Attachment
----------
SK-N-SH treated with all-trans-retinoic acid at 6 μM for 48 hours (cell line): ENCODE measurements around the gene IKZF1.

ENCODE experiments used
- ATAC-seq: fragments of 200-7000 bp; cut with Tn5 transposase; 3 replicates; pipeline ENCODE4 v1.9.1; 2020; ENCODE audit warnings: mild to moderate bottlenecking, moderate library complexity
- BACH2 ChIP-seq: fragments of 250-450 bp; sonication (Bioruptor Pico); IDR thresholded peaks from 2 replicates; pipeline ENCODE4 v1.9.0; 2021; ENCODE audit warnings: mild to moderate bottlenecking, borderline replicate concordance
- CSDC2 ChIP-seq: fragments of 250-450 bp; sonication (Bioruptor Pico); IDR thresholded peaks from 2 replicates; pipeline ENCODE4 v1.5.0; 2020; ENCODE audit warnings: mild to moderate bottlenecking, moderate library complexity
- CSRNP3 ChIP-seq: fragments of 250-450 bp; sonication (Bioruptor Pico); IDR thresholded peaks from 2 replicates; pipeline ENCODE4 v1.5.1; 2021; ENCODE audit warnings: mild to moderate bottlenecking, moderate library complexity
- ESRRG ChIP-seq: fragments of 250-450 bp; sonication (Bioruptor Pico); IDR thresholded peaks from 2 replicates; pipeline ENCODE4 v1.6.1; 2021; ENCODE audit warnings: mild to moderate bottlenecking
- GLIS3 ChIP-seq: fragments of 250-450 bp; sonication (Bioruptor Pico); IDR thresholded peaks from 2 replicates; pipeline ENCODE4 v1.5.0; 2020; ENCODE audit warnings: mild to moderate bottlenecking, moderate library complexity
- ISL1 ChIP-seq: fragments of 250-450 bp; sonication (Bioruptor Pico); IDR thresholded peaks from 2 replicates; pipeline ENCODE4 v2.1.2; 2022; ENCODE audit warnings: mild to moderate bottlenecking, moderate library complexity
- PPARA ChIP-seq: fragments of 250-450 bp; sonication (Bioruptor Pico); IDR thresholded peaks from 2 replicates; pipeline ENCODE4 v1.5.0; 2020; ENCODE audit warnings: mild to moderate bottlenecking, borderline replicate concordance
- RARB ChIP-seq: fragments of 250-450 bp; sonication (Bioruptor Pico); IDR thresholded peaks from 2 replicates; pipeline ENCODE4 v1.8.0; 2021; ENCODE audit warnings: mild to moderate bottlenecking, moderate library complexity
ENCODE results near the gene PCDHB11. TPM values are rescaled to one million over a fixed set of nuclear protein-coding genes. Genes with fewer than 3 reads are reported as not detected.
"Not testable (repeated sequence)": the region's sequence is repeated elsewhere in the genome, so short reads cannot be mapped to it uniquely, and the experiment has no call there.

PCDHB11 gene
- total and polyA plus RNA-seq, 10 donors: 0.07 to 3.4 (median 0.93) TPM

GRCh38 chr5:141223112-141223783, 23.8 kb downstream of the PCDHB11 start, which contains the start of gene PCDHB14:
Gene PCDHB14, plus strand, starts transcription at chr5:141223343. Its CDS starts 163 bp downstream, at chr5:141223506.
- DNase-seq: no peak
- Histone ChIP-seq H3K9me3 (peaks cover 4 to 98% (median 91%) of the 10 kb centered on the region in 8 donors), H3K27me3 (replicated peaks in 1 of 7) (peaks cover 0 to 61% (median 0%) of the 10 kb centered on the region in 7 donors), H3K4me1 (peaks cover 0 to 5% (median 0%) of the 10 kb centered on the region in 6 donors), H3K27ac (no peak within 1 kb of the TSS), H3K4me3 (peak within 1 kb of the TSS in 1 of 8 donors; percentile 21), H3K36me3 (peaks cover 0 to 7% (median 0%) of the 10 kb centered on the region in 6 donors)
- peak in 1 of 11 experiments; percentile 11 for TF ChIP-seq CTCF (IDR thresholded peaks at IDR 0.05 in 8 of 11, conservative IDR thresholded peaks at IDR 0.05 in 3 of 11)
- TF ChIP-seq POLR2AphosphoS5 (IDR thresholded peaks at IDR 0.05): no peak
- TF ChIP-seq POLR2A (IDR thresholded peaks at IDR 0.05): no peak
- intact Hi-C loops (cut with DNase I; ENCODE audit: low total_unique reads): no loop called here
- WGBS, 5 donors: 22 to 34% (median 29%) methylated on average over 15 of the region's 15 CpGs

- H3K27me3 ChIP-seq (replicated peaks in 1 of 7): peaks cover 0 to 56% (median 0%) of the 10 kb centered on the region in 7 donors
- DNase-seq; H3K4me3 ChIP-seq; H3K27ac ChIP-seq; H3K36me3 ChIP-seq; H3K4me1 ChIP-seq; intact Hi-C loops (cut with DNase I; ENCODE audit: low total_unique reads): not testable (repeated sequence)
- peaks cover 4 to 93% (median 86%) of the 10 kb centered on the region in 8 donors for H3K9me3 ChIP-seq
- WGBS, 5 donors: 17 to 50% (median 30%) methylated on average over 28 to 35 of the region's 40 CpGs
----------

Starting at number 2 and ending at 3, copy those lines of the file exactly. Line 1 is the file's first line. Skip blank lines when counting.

ENCODE experiments used
- ATAC-seq: fragments of 200-7000 bp; cut with Tn5 transposase; 3 replicates; pipeline ENCODE4 v1.9.1; 2020; ENCODE audit warnings: mild to moderate bottlenecking, moderate library complexity